Over the past month, the HIT Standards Committee and its Privacy and Security Workgroup have discussed the simplest set of security standards for 2011 and beyond.
We've had debates about audit trails, strong identity management, and consistent time. Each of these topics deserves its own entry and I'll start with audit trails. Thanks to John Moehrke of GE for background information - he was part of the team that wrote the IHE profile on auditing, ATNA, which is based on ASTM E2147 healthcare specific audit trail standards.
What is an audit trail and how does it differ from a disclosure log?
Audit is simply a record of system events -- it does not get into "why" as does accounting for disclosures (which includes release of information to external organizations for a specific purpose). HIPAA requires that organizations:
1. Implement hardware, software, and/or procedural mechanisms that record and examine activity in information systems that contain or use electronic protected health information; and
2. Implement procedures to regularly review records of information system activity, such as audit logs, access reports, and security incident tracking reports.
The first HIPAA requirement is what should be captured in the EHR product certification criteria, and the second is a "meaningful use" policy statement. While the ATNA profile draws upon the ASTM E2147 standard in its specification of the data elements to be captured in an audit trail, it goes beyond what either ASTM or HIPAA require in its focus on the concept of centralizing audit information by having multiple systems send audit messages to an audit repository. The ASTM standard specifies the data elements to be captured when auditing accesses to protected healthcare information, but goes beyond ATNA by also specifying a list of data elements to be included in an accounting of disclosures.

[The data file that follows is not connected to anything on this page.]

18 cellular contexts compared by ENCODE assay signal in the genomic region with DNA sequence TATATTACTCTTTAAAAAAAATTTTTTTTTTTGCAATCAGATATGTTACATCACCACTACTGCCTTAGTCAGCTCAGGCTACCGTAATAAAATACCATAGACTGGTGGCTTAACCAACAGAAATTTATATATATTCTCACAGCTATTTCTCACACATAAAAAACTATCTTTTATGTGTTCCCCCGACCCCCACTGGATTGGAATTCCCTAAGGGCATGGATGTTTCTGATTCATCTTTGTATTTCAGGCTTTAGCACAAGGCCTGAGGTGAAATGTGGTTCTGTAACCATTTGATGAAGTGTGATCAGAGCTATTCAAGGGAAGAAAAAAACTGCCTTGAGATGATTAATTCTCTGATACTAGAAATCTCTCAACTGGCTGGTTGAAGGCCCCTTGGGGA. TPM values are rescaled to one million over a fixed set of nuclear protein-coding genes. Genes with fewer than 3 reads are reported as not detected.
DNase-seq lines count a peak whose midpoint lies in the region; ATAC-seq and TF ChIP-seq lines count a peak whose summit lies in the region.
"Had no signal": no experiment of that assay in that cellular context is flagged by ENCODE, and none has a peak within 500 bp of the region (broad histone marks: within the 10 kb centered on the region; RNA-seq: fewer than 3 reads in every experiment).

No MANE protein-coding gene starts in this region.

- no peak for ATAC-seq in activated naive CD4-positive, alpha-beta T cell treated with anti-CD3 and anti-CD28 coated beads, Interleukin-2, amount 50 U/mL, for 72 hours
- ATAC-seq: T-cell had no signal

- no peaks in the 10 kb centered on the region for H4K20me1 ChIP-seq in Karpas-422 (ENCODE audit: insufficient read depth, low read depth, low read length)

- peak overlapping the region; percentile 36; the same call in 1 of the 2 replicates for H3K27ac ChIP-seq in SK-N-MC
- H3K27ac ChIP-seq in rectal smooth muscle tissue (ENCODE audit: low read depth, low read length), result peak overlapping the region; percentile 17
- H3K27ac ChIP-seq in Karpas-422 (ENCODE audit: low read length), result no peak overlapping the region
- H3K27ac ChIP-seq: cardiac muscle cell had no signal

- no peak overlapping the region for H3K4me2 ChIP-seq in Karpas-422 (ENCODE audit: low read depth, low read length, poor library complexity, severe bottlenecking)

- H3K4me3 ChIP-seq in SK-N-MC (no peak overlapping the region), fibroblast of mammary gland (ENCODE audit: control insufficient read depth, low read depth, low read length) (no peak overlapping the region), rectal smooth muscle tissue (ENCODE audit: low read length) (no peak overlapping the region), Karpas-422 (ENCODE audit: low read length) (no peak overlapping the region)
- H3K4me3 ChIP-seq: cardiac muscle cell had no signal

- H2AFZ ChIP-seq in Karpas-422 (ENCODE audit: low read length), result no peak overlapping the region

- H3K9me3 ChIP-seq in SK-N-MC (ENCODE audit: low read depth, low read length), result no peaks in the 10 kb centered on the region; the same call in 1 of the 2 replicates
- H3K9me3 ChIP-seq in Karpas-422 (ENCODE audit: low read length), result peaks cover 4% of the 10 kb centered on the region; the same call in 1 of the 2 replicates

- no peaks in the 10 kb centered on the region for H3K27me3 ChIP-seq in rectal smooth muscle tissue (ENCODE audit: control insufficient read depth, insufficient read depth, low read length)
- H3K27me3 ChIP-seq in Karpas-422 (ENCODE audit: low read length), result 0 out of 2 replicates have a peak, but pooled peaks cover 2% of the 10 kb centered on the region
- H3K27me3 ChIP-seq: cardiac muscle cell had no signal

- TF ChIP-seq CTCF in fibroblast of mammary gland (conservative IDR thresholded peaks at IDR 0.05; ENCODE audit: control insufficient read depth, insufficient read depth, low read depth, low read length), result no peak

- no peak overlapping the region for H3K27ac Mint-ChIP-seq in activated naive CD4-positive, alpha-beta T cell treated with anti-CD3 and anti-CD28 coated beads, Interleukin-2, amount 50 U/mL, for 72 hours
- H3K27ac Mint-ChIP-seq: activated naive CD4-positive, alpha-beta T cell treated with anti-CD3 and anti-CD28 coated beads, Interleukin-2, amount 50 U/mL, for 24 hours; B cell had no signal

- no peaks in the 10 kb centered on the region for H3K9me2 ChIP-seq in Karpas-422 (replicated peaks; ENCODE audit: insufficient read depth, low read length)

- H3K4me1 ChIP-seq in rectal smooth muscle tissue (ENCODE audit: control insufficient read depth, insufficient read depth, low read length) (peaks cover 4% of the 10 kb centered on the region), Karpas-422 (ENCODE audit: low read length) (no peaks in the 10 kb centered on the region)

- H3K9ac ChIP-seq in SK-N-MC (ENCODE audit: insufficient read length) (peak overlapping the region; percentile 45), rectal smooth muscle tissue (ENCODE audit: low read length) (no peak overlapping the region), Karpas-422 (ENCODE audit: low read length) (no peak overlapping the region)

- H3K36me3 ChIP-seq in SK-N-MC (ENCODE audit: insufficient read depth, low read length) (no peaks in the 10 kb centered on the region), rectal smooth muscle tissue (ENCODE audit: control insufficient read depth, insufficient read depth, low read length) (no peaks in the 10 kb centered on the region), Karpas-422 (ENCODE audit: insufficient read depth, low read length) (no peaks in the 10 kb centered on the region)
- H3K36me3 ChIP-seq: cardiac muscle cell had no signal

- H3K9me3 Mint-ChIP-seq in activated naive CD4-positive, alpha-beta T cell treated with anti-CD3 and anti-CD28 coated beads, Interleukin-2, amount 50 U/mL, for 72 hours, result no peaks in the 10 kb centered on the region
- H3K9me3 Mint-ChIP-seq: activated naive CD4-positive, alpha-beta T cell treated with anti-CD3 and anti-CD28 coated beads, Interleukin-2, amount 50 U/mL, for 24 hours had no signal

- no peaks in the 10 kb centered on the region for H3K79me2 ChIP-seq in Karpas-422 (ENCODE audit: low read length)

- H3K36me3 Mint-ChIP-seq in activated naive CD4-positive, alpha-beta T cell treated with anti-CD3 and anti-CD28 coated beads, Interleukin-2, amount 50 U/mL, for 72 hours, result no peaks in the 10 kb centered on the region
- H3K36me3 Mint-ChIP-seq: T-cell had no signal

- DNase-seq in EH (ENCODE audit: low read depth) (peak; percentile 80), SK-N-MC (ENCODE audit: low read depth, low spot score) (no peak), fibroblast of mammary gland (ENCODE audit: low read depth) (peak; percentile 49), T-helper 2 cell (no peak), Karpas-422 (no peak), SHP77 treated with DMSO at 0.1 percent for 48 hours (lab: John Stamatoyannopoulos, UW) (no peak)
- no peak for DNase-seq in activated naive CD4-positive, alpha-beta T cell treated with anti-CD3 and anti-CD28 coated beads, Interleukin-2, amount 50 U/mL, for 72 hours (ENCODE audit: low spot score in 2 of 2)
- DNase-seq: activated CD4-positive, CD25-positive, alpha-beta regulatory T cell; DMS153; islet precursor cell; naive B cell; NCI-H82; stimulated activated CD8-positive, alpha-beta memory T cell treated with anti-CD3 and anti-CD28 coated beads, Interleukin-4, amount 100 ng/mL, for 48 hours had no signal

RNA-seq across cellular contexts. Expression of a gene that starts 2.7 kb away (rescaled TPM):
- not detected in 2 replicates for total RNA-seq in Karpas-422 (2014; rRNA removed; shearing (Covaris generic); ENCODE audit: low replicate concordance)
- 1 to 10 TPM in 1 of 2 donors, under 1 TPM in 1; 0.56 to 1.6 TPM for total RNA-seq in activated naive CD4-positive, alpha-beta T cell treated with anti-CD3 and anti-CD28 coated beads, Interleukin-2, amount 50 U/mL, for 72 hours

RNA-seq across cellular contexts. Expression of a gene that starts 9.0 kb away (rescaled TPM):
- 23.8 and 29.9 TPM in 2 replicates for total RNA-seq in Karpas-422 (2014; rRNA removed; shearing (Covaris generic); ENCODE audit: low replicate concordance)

The issue with audit trail standards is determining how specific to be about their requirements. Technical requirements for auditing accesses in EHR systems, from most restrictive/intrusive to least could be:
1. Cross-enterprise ATNA - the ability of an organization in a health information exchange to query another organization's audit trail. This is helpful in maintaining trust because there is a virtual audit trail for the community.
2. Intra-enterprise audit integration - the capability to construct a continuous audit trail across systems within an organization using ATNA (such as the Veteran's Administration Auditing Service project.